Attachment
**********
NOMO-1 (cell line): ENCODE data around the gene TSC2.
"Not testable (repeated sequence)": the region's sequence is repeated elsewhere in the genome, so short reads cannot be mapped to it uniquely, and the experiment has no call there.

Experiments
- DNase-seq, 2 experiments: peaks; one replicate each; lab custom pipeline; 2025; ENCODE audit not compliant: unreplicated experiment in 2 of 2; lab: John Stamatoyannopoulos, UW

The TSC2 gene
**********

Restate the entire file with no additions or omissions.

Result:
NOMO-1 (cell line): ENCODE data around the gene TSC2.
"Not testable (repeated sequence)": the region's sequence is repeated elsewhere in the genome, so short reads cannot be mapped to it uniquely, and the experiment has no call there.

Experiments
- DNase-seq, 2 experiments: peaks; one replicate each; lab custom pipeline; 2025; ENCODE audit not compliant: unreplicated experiment in 2 of 2; lab: John Stamatoyannopoulos, UW

The TSC2 gene